The Royal Canadian Air Force will soon be getting new tanker transport aircraft. They are going to buy some Airbus A330 MRTTs to replace their CC-150 Polaris jets. These are based on the A310 and I have never seen one before. Fortunately, there was one on static display at Abbotsford for the air show. It was in the grey scheme rather than the brightly painted version but that was fine by me. I was just glad to get one before they are replaced. It would be good to see one flying but I suspect the chances of that are diminishing. You never know, though.
The All-Star baseball game was in Seattle this year. Baseball is not my thing so I wasn’t paying too much attention although I did have a meeting near the stadium and discovered just how much a parking garage will charge on the day of the All-Star game! However, they did have some USAF F-35As in town for the flyover proceedings. I was south of the city later in the day and started to head north close to the time when the game was due to start. I had been hoping that I might get up to Boeing Field for their launch but, as I drove north, I could see the jets pulling off their run over the stadium.
I figured they would recover quickly but headed for the approach end of Boeing Field just in case. Fortunately, they had taken the scenic route and had been touring around Puget Sound. I was there in plenty of time for their landings. One thing that I had not really noticed before about the F-35A is the approach angle of attack that the jet adopts. The planes seem to have quite a nose high attitude when on approach. The radome is short so the field of view is probably not a problem, but I was surprised I had not spotted this previously.
Working through some older shots for another project, I ended up looking at some shots of an RAF Typhoon displaying. As I was zoomed in on some of the shots, it was interesting to see the air data vanes on the underside of the front fuselage as the plane maneuvered. There are several vanes around the underside of the front fuselage and the differences between them can tell yaw and pitch angles. In one shot when the jet was climbing straight up, the vanes are all pointing in similar directions. Shortly before this, as the jet was pulling hard, the angle of attack was higher and the flow up around the front fuselage results in some significant differences in vane angle.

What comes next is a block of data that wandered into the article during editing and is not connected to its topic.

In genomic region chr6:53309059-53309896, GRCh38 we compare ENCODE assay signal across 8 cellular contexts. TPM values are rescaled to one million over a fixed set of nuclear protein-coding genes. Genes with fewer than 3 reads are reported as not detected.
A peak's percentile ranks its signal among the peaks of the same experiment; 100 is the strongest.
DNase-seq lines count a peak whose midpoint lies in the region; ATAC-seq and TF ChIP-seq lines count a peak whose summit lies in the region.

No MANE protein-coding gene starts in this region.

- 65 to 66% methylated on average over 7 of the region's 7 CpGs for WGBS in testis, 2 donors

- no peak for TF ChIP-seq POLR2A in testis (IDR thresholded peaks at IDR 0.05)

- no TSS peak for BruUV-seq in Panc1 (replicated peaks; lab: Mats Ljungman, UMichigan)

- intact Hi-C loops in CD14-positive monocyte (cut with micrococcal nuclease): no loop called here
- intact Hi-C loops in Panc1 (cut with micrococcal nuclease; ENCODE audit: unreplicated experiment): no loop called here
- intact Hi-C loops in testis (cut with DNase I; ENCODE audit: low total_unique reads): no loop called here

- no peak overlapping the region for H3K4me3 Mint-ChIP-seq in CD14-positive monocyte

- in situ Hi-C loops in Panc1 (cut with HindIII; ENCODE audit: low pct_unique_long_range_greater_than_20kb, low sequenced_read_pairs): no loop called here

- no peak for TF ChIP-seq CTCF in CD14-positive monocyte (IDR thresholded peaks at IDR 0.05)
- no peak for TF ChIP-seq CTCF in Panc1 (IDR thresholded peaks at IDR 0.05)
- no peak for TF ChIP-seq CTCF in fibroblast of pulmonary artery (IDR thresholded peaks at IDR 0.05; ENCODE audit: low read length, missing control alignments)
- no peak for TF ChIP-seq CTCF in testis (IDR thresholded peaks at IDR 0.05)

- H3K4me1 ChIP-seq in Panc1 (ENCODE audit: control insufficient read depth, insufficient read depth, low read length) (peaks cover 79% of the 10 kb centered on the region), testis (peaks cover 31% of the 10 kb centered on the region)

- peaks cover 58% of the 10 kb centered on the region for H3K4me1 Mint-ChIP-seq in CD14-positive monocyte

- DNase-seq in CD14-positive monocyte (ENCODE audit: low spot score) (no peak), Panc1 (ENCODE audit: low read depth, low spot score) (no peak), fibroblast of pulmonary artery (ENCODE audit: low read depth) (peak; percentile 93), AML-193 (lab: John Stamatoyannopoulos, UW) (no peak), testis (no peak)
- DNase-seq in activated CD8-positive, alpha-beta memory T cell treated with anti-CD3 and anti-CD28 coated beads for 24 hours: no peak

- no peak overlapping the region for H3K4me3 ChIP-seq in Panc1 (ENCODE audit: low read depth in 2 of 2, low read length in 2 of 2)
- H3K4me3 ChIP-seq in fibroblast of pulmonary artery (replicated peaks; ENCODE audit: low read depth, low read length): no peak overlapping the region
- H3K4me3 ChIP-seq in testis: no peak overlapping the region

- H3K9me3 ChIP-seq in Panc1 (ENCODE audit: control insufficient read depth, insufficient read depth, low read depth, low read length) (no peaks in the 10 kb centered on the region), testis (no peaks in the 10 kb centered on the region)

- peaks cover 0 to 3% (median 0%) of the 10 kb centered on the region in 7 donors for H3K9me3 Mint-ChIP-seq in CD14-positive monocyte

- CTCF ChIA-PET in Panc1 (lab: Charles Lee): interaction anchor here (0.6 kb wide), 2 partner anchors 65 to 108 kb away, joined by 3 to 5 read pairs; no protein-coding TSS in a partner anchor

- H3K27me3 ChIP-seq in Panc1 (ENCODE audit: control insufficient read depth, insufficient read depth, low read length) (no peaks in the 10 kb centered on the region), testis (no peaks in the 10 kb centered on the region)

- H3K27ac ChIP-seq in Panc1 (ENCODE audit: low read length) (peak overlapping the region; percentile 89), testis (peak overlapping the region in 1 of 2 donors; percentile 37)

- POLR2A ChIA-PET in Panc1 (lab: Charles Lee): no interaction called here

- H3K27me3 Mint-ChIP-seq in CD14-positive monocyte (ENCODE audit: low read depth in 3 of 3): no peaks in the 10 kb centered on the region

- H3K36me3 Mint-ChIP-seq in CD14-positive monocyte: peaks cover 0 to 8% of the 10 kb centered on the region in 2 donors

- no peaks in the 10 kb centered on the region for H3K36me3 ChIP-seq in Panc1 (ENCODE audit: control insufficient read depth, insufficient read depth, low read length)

This is the sort of thing that is very important when designing and clearing a flight control system. We had a front fuselage wind tunnel model for the Typhoon during the development program. This was used for intake design but also for air data system modeling. The way in which the various vanes move is vital to understanding the control law requirements. It is also important when considering failure modes. If one vane should fail, how much it impacts the flight control behavior and how much the system detect the failure. Will the aircraft be vulnerable to control loss in the interim? The Tornado did not have as complex a flight control system, but it did have augmentation of the controls and, as it rolled, you would get quite different readings from the angle of attack probes on each side of the fuselage. How much of a difference was normal versus what was a failure was an interesting analysis problem which I enjoyed working on. My days on Typhoon were relatively limited and shortly before first flight so I never got involved with the results of the testing program, but I do enjoy looking at the resulting aircraft whenever I get the chance.